Should Students at FLHS Have a Say in the Curriculum?

Sofia Adelsberg, Prospect Staff Writer

We as students know what motivates us to do our best in school. With the pressure of college looming over our heads, school is a big deal. Some of the hardest classes we experience are not difficult due to the subject, but rather the boring and ineffective assignments.

In 2012, a study was conducted with 112 second and third graders. Half were assigned a mandatory reading log, whereas the other half had a voluntary reading log. After two months, those with voluntary logs experienced more interest in reading for fun than those with a mandatory log. Unfortunately, reading logs decreased the interest in academic reading for both parties, demonstrating that perhaps reading logs wasn’t the best teaching method for that particular group.

According to the Institute of Education Sciences, higher school level materials require a certain amount of interest, which can be obtained by how the content is presented and taught. When students have more interest, they are more motivated which can spike their engagement in classroom settings. Drawing vital conclusions from each unit’s content usually results from students thinking critically while concentrating. The only way a student will be able to concentrate is with engaging assignments and information.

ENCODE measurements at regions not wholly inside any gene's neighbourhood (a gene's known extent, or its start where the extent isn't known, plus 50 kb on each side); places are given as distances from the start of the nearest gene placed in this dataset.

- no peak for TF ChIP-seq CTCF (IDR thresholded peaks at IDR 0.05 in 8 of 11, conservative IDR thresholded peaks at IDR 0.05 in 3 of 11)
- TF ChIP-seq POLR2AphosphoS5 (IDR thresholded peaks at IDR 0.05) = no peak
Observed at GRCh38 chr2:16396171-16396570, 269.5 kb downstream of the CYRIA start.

After interviewing FLHS English teacher Ms. Amanda Roland, I was able to gather that Fairfield Public Schools is going through an English curriculum review. These occasions are rare, occurring only every ten years. This time is used as an opportunity to review the curriculum and see what should be updated, after which the curriculum is then adjusted as necessary. The entire point of these curriculum reviews is to meet the needs of the students. 

Amanda Roland also stated, “Combining the professional knowledge of educators with the knowledge of what’s relevant from the students can make learning more meaningful.” As an FLHS student myself, I believe that it could be very helpful to both students and educators if students were given a chance to provide feedback on the current curriculum and offer some suggestions. Not only could this provide more interest in learning, but it helps students retain more information and feel more passionate about their favorite subjects in school. This could potentially help pick future career paths. By allowing students and educators to work together to adjust the curriculum to their needs, we can create a stronger education for all Ludlowe students.